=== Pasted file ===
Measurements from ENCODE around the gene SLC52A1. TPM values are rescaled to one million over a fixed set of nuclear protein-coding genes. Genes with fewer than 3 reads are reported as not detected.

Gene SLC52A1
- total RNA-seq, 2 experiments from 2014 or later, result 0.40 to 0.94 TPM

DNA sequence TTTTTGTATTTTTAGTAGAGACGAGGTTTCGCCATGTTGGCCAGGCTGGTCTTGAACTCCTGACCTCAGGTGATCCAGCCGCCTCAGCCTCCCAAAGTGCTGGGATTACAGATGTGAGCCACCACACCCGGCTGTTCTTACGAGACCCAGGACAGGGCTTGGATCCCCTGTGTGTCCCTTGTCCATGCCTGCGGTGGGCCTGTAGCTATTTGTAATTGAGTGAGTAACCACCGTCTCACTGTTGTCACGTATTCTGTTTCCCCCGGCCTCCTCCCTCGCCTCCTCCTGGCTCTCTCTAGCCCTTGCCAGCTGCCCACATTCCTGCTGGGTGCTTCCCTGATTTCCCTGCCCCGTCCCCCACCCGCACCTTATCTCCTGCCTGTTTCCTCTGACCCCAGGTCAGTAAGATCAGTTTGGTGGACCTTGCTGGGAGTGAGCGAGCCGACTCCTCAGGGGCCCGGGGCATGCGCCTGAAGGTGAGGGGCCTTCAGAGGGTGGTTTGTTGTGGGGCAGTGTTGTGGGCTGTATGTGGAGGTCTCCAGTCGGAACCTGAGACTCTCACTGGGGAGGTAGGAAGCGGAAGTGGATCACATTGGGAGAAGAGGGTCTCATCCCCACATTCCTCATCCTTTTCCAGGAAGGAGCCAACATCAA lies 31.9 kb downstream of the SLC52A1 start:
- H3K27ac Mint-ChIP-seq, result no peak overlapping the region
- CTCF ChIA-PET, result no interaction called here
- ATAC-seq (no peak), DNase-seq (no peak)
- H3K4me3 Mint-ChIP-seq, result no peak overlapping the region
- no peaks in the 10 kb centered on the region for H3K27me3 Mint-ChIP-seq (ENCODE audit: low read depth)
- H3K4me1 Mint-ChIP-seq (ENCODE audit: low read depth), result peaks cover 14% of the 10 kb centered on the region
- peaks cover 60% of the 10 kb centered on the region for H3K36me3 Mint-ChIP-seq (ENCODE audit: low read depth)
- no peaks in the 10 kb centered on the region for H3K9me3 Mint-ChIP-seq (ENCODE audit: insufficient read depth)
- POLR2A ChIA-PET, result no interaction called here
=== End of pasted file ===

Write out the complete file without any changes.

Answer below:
Measurements from ENCODE around the gene SLC52A1. TPM values are rescaled to one million over a fixed set of nuclear protein-coding genes. Genes with fewer than 3 reads are reported as not detected.

Gene SLC52A1
- total RNA-seq, 2 experiments from 2014 or later, result 0.40 to 0.94 TPM

DNA sequence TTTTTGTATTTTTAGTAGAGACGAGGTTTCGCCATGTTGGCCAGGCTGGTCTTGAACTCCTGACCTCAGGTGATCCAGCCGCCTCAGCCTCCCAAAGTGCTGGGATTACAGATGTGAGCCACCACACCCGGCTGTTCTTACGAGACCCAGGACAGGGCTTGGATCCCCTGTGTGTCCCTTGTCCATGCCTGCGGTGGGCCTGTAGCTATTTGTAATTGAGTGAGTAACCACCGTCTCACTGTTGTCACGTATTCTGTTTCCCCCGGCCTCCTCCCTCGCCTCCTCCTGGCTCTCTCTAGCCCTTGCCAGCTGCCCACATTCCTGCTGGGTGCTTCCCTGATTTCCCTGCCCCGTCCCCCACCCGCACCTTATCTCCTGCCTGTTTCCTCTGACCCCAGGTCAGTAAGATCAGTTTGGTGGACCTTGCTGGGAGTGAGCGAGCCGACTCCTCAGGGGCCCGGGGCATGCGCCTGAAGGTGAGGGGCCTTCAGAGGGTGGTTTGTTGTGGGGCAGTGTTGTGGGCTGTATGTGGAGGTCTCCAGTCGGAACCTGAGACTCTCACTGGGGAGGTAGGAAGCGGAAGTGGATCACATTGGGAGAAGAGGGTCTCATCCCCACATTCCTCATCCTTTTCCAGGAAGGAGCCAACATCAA lies 31.9 kb downstream of the SLC52A1 start:
- H3K27ac Mint-ChIP-seq, result no peak overlapping the region
- CTCF ChIA-PET, result no interaction called here
- ATAC-seq (no peak), DNase-seq (no peak)
- H3K4me3 Mint-ChIP-seq, result no peak overlapping the region
- no peaks in the 10 kb centered on the region for H3K27me3 Mint-ChIP-seq (ENCODE audit: low read depth)
- H3K4me1 Mint-ChIP-seq (ENCODE audit: low read depth), result peaks cover 14% of the 10 kb centered on the region
- peaks cover 60% of the 10 kb centered on the region for H3K36me3 Mint-ChIP-seq (ENCODE audit: low read depth)
- no peaks in the 10 kb centered on the region for H3K9me3 Mint-ChIP-seq (ENCODE audit: insufficient read depth)
- POLR2A ChIA-PET, result no interaction called here